Diastemas are gaps between your teeth. The term is usually used to refer to a gap between the two front teeth. If your highly visible diastema makes you feel uncomfortable about your smile, you can get it fixed. Here are three treatments that dentists offer for diastemas.

Dental Bonding

If the gap between your front teeth is small, your dentist may be able to conceal it with dental bonding. Dental bonding is a type of tooth-colored resin. It is available in multiple shades, so your dentist will be able to perfectly match the resin to your own natural tooth color.

The dental bonding process is very simple. Your dentist will turn their attention to one of your front teeth first. This tooth will first be etched with acid to help the dental bonding stick to the tooth. Next, the dental bonding will be applied. This material has a putty-like texture, so your dentist will need to use metal instruments to sculpt it into the proper shape. The resin will be smoothed across the inner portion of your front tooth to close part of the gap. The resin will be hardened in place with a special light.

Once the first tooth has been treated with resin, the same process will be repeated on the second tooth to close the rest of the gap. This can all be done in one appointment, and if you're careful, your new dental bonding can last for as long as 10 years. Try to avoid biting hard objects like pens or fingernails as this can damage your bonding.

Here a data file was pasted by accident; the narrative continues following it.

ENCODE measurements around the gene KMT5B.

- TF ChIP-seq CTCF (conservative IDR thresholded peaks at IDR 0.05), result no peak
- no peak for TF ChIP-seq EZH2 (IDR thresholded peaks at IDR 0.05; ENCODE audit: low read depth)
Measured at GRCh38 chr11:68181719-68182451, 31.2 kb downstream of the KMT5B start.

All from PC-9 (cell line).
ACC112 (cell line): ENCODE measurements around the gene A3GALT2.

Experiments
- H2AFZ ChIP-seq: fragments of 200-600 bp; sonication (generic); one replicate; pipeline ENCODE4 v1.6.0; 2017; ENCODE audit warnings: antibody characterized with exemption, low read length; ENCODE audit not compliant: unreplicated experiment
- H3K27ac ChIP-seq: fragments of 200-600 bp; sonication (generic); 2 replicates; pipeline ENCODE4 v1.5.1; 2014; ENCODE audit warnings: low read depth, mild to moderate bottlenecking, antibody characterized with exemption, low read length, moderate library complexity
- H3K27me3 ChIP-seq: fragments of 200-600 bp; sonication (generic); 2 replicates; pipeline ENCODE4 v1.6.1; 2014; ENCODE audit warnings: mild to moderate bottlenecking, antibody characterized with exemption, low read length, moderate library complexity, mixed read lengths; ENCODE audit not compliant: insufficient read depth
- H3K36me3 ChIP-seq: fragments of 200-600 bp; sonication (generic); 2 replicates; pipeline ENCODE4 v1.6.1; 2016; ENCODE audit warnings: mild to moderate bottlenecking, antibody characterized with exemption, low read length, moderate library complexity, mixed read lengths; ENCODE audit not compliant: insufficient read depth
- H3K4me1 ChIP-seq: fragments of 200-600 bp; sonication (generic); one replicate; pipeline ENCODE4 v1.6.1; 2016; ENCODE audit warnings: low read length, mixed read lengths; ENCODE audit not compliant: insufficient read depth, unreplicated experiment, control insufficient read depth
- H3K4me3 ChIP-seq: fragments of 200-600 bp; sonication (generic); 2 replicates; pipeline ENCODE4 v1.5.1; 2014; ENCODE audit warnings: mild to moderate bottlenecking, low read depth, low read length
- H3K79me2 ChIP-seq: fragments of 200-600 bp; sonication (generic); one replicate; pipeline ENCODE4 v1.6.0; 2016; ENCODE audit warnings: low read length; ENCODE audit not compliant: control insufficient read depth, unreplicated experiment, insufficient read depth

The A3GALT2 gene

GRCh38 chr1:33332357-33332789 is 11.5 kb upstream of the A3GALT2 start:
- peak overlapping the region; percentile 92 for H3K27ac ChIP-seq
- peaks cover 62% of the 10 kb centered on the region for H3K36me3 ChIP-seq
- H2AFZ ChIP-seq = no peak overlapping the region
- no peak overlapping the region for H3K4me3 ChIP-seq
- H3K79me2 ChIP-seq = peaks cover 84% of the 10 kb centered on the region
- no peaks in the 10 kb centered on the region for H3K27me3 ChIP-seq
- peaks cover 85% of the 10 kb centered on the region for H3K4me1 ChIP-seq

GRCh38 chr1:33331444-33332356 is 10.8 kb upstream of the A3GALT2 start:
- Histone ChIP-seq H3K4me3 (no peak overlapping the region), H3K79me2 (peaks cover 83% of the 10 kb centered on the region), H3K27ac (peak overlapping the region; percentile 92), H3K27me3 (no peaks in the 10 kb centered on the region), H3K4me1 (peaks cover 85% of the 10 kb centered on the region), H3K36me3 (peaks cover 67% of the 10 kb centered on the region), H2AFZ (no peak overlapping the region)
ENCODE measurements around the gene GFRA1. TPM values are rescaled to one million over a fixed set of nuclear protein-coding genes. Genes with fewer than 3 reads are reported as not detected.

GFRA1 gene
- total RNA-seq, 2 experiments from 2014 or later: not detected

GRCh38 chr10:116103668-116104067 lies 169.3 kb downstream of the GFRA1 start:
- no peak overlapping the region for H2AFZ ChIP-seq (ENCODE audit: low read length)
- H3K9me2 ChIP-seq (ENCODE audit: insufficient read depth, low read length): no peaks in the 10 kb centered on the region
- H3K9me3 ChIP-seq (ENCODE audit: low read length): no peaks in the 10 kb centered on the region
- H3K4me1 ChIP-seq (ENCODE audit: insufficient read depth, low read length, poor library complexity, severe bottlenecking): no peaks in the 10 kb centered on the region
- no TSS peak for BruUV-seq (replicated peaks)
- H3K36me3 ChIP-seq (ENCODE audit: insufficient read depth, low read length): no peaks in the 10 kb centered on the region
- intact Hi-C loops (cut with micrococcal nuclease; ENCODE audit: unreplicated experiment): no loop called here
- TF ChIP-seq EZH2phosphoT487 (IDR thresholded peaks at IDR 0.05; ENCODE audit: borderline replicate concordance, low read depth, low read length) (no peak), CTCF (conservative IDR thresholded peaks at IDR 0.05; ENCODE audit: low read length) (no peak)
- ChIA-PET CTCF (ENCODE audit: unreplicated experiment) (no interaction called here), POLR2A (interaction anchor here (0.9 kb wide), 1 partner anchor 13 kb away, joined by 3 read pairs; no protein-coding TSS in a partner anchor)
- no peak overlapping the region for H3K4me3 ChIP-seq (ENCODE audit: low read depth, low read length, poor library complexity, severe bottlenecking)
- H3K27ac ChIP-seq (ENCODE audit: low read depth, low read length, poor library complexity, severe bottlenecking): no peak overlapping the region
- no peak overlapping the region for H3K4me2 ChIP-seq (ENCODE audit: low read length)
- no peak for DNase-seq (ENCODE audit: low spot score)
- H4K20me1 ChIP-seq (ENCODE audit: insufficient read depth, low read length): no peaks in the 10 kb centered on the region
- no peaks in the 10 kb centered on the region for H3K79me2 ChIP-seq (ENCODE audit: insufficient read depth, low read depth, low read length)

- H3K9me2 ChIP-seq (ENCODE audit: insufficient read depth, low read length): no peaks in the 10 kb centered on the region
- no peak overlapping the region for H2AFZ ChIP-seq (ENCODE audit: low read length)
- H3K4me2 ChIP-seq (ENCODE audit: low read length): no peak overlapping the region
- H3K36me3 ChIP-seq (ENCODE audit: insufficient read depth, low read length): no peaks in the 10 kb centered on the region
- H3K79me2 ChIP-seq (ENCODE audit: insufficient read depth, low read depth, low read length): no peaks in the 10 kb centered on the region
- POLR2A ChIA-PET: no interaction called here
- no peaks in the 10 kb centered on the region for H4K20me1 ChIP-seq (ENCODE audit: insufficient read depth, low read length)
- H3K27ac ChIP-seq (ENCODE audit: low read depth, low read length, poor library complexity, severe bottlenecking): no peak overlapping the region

If your diastema is too large to repair with dental bonding, your dentist may recommend veneers, instead. Veneers are very thin pieces of tooth-colored porcelain that are cemented onto the front surfaces of your teeth. They won't close your diastema like orthodontic treatment can, but they will completely hide the gap.

Getting veneers is more complicated than getting dental bonding. It requires two separate visits to your dentist, about six weeks apart. During the first visit, your teeth will be prepared to receive the veneers. Part of the outer layer of your teeth will be removed to make room for the veneers. Once your teeth have been reshaped, your dentist will take an impression of your teeth. This impression will be sent to a dental laboratory and they will make your veneers. While you're waiting for your veneers, you'll wear temporary veneers.

Once your veneers are ready, you'll go back to the dentist. Your temporary veneers will be removed, and the permanent veneers will be cemented in place. Veneers can last for many years if you look after them, but like dental bonding, they can be damaged by chewing hard objects.

Orthodontic Treatment

If your dentist thinks you're not a good candidate for dental bonding or veneers, your last option is orthodontic treatment. Orthodontic treatment may be required for large diastemas or for people who also have other dental problems like crooked teeth that make it hard to place bonding or veneers. Your dentist may be able to perform your orthodontic treatment, but if not, you'll be sent to an orthodontist, a type of dentist that specializes in re-positioning teeth.

Orthodontic treatment uses familiar techniques such as braces and retainers to permanently shift your teeth into different positions. Using these techniques, your dentist will shift your front teeth closer together to close your diastema. Your other teeth may also be re-positioned to ensure your bite functions properly and that your smile looks good.

If you're sick of looking at the gap between your front teeth, talk to your dentist--someone like Centre Family Dentistry--to find out if dental bonding, veneers, or orthodontic treatment are right for you.